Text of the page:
A true national treasure lost

Commentary by CJ Click
Times-News correspondent
teens20@thetimesnews.com

   Author Ray Bradbury’s recent death motivated me to revisit some of Bradbury’s works and reflect on how he changed the world. Lauded as one of the best authors of the 20th century, Bradbury is one, if not the best, science fiction writers of all time.
   Bradbury always said that he knew from a young age he was “going into one of the arts,” as he put it. He loved Edgar Rice Burroughs’s book, “The Warlord of Mars,” so much that he wrote his own sequel to it when he was only 12 years old.
   He has written 27 novels and more than 600 short stories in his career, an astonishing accomplishment by an astonishing man. His first novel, however, was a collection of short stories about the human colonization of Mars, “The Martian Chronicles.”
   Even with all his many works, Bradbury was not limited to publishing books. He wrote several screenplays for “The Twilight Zone” as well as the screenplay for John Huston’s now classic film adaptation of “Moby Dick.”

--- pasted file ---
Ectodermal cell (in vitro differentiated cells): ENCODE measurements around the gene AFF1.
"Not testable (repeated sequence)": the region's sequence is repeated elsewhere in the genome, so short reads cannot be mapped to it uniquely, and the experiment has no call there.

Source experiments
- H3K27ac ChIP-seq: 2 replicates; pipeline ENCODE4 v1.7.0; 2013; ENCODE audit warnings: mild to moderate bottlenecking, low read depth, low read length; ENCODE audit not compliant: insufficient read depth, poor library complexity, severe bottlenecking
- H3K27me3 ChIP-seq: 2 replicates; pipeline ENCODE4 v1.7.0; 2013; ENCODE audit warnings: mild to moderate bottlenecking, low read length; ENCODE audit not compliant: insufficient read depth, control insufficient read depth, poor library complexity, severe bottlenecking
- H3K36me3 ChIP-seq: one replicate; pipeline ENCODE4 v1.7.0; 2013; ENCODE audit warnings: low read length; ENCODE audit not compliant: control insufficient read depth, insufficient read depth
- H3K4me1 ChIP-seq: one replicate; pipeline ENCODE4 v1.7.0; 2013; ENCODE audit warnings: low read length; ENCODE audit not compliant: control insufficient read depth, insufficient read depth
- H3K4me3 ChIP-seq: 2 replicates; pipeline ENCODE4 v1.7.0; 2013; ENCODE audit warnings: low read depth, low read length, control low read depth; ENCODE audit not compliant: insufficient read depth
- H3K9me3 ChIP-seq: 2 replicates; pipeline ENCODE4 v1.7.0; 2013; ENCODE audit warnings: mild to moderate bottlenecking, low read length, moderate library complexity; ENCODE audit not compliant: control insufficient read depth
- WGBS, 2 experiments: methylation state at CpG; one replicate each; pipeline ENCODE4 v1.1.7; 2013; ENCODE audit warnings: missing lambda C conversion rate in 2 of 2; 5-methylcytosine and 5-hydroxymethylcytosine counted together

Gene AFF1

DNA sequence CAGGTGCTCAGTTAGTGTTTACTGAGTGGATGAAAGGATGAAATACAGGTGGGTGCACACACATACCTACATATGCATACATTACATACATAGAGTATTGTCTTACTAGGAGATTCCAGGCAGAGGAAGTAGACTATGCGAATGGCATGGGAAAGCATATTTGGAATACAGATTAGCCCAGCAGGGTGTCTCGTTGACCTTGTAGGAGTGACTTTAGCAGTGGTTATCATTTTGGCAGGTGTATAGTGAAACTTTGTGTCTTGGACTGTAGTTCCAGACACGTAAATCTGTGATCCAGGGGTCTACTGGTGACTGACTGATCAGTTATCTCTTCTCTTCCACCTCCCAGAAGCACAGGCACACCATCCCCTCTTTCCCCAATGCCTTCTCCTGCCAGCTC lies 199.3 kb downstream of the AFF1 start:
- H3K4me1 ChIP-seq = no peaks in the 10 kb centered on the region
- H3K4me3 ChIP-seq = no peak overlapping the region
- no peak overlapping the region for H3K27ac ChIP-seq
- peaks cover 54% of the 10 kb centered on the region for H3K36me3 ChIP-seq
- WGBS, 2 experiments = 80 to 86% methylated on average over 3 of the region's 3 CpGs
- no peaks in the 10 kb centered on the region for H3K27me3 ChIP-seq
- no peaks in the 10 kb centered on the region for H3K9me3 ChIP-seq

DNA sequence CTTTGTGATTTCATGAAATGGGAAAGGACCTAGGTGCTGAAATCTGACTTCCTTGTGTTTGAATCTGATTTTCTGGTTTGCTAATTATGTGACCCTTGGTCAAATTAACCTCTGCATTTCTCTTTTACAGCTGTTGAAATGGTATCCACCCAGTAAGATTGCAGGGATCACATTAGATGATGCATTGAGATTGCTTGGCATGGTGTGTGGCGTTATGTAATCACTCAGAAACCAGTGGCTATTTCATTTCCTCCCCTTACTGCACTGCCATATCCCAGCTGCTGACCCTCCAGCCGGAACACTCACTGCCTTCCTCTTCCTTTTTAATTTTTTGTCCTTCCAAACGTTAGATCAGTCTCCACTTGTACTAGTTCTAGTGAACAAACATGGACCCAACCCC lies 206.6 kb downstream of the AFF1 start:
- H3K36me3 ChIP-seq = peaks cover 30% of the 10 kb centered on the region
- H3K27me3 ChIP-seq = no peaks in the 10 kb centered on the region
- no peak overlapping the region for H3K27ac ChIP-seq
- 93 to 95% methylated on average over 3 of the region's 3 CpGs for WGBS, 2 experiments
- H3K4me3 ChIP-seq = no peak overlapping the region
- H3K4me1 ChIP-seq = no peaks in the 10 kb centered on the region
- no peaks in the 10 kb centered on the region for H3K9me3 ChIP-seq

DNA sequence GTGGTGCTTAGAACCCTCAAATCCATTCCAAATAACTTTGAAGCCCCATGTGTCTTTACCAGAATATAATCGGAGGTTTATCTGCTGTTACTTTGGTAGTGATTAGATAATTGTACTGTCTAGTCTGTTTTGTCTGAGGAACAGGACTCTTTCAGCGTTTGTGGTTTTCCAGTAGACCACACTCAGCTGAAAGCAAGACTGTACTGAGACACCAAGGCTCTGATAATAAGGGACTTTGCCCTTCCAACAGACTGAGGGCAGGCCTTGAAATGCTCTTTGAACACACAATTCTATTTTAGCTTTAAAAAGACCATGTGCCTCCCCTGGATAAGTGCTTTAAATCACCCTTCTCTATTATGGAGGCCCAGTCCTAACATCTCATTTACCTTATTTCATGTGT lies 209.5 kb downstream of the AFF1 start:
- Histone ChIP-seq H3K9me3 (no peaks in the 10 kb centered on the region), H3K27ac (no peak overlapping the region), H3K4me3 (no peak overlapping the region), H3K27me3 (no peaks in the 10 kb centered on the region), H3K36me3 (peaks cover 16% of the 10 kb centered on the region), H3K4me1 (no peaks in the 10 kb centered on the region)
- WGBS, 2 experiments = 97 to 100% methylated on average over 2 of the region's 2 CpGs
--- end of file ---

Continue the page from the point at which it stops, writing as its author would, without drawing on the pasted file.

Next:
Of Bradbury’s many works, his dystopian novel “Fahrenheit 451” is perhaps the most well-known. The book, which explores a society in which books are prohibited, has an alarming feel to it in the light of the growing threats of censorship.
   One of the most powerful lines I have ever read was from Bradbury. In the Coda of Fahrenheit 451, Bradbury states: “There is more than one way to burn a book.” He was releasing his anger from editors stripping stories so much that it takes away from the intent of the author. “Twain read like Poe read like Shakespeare read like Dostoevsky read like — in the finale — Edgar Guest.”
   Not only do we have the same threat today, but we have the increasingly growing threat of censorship. That statement frightens me. Especially coming from a man who predicted the ATM and televised car chases in his writing.
   America lost a true national treasure on June 5, 2012, with the passing of Ray Bradbury. Bradbury not only changed the face of science fiction, but recreated literature as a whole. He didn’t leave us empty handed, but with a charge. Once reflecting on his greatest influence, Jules Verne, Bradbury agreed that “the human being is in a strange situation in a very strange world” and that “we can triumph by behaving morally.”
   For a man who was right about so many things, I can only trust that he was correct in that statement.

 CJ Click is a rising freshman at the University of North Carolina at Chapel Hill
and a Teens and Twenties writer.

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